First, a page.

The acquisition of Exergy provided a boost to the Project and Advisory division (Activ8). However, it looks like management had no idea what they were buying or how to integrate it into the business. There is significant unutilised capacity and we assume this will be a big part of the re-structuring program that is aiming to save $1.5m of costs.

Ward Consulting is the acquisition in the sustainability division and this does look to be fully integrated. But sustainability is a low margin, and add-on part of the business rather than a key focus. It currently comprises about 20 per cent of revenues and is unlikely to ever get higher than 30 per cent.


Woolridge and the remainder of the team are up against it to deliver their promises. With three questionable acquisitions the remuneration packages are also likely to come under attack. A large part of their long term remuneration incentives is based on earnings per share rather than return on capital or total shareholder return. This lack of alignment with shareholder interest is unacceptable given the terrible performance to date.  

Michael Fahey is the newly appointed chief financial officer. His experience at AGL Energy may assist in applying some much needed common sense. A first step would be to apply a culture of under-promising and over-delivering to regain a small amount of credibility with the market.

In Fahey’s first couple of months he has identified major holes in the company accounts. A $630,000 hit to the profit and loss statement will occur at the full year result due to the write-down of receivables that are unlikely to be collected. Also, we understand about half of this amount is due to the metering providers incorrectly recording and paying revenue as part of the contract management process.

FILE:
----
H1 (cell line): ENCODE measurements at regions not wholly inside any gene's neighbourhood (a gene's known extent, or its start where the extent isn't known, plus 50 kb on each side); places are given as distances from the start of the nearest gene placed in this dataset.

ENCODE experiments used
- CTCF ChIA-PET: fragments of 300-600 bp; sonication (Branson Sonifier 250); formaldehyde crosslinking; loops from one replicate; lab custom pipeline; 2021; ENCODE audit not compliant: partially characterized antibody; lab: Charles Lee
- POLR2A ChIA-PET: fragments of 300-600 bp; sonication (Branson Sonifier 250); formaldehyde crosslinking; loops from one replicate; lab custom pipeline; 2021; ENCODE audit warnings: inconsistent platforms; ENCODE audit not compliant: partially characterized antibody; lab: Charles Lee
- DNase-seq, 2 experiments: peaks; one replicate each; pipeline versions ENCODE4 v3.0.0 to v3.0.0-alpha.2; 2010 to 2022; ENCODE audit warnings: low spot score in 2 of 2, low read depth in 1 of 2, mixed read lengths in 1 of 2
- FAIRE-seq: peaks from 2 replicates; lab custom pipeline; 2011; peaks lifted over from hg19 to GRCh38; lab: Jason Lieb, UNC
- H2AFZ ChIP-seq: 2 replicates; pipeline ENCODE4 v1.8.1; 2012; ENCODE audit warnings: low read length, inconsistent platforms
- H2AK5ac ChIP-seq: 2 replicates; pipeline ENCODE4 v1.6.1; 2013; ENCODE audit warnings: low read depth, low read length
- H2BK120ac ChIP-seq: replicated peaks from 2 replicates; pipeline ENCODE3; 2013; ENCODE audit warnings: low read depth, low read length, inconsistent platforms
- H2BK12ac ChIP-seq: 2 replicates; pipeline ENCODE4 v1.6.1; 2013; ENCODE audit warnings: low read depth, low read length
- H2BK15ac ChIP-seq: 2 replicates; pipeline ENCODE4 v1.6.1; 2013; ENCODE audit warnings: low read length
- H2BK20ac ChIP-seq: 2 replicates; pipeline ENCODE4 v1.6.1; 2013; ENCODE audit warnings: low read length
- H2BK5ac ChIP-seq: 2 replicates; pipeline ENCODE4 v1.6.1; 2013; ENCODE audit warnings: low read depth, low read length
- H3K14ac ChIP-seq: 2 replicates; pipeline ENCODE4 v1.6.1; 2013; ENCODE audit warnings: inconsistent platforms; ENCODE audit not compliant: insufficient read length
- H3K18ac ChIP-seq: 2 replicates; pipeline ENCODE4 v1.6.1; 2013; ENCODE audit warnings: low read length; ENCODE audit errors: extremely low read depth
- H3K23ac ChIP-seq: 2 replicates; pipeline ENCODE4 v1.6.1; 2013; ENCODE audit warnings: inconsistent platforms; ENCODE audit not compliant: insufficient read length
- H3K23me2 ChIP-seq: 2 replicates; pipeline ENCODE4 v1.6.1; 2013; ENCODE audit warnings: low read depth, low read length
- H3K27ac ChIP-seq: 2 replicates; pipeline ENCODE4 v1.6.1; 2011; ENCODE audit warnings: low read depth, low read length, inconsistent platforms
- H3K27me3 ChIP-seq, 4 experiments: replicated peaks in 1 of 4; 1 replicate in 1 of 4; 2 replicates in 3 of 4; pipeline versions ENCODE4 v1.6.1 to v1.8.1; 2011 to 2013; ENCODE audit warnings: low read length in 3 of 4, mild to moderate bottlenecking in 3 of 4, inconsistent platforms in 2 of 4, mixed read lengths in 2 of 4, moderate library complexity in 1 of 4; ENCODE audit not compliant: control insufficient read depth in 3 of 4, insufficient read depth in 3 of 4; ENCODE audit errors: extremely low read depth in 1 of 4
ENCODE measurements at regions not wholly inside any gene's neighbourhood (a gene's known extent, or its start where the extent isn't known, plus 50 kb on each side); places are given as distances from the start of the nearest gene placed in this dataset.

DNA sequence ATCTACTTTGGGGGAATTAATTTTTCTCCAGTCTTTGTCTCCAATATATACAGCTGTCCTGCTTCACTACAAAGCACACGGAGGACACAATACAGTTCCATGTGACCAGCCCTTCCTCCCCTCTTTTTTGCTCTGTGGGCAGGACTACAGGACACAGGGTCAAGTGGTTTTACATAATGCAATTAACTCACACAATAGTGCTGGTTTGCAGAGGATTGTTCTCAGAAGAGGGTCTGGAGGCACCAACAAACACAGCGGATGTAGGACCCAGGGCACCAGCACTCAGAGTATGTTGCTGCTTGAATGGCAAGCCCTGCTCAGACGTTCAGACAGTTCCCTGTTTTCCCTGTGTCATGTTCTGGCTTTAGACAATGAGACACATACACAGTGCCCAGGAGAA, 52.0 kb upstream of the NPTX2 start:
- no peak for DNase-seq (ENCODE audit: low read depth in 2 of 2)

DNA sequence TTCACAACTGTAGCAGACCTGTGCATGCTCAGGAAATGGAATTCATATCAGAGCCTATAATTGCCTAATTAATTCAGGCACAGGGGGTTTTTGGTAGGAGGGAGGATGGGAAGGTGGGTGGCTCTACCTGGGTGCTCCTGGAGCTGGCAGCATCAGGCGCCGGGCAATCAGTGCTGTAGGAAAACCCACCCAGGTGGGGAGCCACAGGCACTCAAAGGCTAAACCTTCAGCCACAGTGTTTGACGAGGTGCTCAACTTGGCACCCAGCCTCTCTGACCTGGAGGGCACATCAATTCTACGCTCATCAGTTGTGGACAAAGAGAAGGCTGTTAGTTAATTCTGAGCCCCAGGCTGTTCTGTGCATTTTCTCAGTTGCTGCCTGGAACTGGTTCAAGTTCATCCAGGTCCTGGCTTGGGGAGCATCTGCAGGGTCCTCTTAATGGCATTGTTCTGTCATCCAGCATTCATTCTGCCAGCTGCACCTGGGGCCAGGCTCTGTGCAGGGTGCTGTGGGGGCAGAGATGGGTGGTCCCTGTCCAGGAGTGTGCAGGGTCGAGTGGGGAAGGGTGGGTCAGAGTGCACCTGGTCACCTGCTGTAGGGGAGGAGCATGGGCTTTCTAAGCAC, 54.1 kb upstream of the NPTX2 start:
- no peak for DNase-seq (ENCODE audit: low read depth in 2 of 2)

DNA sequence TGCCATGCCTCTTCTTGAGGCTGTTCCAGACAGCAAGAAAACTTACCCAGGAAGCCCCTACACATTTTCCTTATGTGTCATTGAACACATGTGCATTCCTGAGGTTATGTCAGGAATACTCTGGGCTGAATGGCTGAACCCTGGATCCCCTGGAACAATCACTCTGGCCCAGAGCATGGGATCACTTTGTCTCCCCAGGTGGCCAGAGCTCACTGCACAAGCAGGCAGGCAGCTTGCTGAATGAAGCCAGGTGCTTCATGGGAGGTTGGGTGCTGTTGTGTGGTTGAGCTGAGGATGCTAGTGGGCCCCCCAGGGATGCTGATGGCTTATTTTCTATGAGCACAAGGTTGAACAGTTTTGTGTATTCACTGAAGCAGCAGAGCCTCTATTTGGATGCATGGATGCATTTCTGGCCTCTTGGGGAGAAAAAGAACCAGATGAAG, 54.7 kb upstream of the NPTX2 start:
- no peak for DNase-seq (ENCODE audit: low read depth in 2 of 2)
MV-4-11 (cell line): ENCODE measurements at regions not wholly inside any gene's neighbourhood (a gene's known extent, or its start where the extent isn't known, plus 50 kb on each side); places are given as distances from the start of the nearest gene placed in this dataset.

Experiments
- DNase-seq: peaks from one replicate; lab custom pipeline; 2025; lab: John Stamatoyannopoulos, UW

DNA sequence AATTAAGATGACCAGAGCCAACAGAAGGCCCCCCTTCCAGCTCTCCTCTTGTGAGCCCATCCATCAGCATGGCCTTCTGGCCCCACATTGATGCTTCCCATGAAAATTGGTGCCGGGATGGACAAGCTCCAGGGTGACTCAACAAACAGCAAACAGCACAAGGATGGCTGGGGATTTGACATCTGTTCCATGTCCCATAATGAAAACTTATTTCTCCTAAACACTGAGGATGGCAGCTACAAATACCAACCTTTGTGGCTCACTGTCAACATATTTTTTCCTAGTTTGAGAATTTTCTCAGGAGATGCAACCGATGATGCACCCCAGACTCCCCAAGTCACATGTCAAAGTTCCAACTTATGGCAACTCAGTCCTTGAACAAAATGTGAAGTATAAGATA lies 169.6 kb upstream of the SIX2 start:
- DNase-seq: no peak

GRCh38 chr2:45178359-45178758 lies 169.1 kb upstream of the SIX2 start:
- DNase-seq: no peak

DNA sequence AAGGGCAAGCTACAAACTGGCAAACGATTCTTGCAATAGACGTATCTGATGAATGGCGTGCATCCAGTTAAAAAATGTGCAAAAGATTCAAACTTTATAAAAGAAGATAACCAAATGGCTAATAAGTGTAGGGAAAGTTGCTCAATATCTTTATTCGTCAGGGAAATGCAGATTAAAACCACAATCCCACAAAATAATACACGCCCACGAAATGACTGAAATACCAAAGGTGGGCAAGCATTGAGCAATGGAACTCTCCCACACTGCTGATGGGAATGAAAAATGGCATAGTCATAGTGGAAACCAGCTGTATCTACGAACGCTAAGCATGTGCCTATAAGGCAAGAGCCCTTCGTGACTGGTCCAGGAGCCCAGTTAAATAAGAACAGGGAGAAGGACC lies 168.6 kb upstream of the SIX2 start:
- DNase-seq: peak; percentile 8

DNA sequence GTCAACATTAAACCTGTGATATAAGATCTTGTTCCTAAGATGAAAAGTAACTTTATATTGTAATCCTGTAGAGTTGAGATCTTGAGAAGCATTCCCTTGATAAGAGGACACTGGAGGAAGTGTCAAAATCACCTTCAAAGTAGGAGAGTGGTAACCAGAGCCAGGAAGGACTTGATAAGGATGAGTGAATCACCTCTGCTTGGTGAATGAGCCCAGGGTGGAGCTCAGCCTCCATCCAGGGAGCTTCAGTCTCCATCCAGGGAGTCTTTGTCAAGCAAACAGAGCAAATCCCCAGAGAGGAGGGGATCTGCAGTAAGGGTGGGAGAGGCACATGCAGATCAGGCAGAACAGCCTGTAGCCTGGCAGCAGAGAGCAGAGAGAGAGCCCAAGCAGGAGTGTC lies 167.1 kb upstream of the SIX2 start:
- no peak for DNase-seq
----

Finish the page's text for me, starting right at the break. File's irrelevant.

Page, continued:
Of concern is the likelihood that the bad receivables have come from the Exergy acquisition. It may also be time for the company to assess the performance of their external consultants.

A summary of Woolridge’s earnings guidance announcements

1. December 19, 2013: FY14 operating NPAT downgraded to be approximately in line with FY13 operating NPAT of $5m. The removal of government grants for energy efficiency projects had an impact on the sustainability division. Further, a sales team restructure was said to increase employee costs by 20 per cent. This was apparently going to position the company to benefit from the contract renewal opportunity that was just around the corner.

May 21, 2014: This was an announcement about three senior sales executives. It then followed on to maintain prior earnings guidance for flat FY14 earnings - with a disclaimer that a very strong fourth quarter would be required (technically not a downgrade).

2. August 19, 2014: A terrible full-year result which clearly displayed that the acquisitions were completed in an act of desperation rather than any sound strategic reasons. In a further act of desperation to hide the poor results, the company also announced another acquisition (Energy Advice) at the same time as the results.